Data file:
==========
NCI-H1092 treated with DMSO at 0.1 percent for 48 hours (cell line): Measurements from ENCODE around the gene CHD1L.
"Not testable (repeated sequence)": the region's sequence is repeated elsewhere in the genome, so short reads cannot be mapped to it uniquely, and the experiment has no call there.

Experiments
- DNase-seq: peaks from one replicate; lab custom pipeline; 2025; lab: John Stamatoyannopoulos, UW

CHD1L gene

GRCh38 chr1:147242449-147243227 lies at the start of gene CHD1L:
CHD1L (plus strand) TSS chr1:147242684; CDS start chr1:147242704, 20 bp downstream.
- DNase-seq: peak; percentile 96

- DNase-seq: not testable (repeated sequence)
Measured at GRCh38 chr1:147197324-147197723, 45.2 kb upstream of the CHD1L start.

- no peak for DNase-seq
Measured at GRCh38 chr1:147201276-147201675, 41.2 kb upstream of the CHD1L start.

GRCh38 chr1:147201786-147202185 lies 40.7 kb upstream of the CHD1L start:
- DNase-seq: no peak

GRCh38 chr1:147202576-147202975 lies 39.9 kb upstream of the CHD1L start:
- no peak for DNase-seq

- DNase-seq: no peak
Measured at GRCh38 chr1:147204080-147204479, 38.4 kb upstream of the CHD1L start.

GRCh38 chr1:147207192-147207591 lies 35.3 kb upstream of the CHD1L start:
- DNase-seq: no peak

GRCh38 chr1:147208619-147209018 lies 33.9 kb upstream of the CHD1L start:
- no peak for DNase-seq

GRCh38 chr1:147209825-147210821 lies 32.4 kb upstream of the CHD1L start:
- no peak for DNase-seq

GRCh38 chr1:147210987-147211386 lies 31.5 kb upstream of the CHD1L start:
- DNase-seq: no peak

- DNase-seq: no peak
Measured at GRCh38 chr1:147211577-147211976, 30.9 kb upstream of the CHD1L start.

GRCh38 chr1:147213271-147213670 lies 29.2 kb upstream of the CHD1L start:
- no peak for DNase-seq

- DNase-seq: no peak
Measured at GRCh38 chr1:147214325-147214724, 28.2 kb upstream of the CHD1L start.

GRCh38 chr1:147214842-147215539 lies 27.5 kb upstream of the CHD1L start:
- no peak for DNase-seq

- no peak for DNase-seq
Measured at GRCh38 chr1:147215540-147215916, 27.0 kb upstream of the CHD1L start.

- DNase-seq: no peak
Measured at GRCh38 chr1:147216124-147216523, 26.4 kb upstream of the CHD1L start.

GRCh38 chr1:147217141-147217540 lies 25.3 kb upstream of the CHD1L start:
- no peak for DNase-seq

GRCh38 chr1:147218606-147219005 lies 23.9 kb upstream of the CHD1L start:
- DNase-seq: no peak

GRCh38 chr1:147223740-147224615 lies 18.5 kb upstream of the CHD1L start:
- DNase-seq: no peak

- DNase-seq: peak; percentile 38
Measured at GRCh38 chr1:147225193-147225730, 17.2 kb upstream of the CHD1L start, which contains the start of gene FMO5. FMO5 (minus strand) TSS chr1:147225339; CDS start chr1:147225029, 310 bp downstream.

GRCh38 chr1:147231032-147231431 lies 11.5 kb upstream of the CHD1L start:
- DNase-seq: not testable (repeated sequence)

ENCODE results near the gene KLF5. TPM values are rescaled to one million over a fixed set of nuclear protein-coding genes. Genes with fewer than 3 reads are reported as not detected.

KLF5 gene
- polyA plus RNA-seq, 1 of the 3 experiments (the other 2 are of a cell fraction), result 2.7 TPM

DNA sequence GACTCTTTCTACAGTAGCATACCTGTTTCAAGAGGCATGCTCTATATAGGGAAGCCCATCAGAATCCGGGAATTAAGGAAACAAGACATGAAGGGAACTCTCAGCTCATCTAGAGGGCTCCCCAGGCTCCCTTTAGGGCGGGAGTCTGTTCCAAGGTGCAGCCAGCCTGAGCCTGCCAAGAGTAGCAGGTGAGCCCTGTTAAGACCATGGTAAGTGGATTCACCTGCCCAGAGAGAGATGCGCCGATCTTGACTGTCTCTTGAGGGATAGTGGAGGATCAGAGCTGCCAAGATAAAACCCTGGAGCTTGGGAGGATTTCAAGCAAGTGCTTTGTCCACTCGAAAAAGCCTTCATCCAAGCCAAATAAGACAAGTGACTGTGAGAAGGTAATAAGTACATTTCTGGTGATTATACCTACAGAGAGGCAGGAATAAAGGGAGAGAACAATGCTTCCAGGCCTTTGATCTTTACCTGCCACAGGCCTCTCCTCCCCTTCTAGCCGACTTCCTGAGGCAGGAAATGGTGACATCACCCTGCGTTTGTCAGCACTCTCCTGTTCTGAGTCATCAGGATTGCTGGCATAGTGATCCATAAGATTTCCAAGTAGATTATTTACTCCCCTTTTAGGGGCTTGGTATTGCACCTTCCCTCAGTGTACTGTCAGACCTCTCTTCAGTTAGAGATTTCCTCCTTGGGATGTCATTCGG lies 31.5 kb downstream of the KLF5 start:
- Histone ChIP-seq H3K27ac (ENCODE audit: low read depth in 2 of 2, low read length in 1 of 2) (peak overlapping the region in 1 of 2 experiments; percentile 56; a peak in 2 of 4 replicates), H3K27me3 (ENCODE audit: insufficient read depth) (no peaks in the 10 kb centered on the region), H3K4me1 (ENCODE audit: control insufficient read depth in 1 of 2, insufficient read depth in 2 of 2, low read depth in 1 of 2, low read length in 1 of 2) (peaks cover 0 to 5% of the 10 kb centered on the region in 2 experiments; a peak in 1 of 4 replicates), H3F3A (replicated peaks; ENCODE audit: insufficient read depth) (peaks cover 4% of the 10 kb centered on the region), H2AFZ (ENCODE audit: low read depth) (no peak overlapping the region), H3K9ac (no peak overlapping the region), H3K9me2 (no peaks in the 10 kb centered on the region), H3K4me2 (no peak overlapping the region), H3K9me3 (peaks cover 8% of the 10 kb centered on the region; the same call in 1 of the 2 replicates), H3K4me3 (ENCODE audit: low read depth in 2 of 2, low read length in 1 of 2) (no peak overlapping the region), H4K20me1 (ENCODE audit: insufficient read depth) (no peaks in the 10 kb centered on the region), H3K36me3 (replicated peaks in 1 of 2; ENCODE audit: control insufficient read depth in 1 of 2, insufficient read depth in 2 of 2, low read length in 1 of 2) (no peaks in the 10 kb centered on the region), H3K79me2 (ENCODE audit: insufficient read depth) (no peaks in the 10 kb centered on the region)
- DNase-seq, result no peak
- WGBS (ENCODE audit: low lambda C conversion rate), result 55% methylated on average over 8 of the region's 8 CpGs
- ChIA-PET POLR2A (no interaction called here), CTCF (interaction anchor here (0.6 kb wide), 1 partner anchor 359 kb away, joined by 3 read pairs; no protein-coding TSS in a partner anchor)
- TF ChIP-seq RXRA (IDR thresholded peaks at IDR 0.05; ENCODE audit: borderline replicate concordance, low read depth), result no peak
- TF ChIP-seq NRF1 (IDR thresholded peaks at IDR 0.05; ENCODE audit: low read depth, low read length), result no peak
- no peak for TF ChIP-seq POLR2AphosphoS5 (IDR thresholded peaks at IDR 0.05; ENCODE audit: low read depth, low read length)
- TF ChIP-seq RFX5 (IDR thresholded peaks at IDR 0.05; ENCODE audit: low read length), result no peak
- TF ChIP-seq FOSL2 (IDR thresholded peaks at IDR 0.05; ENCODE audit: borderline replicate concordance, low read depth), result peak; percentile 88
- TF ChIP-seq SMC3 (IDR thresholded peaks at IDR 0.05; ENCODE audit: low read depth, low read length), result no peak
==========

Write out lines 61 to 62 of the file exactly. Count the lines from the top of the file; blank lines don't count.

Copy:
- TF ChIP-seq FOSL2 (IDR thresholded peaks at IDR 0.05; ENCODE audit: borderline replicate concordance, low read depth), result peak; percentile 88
- TF ChIP-seq SMC3 (IDR thresholded peaks at IDR 0.05; ENCODE audit: low read depth, low read length), result no peak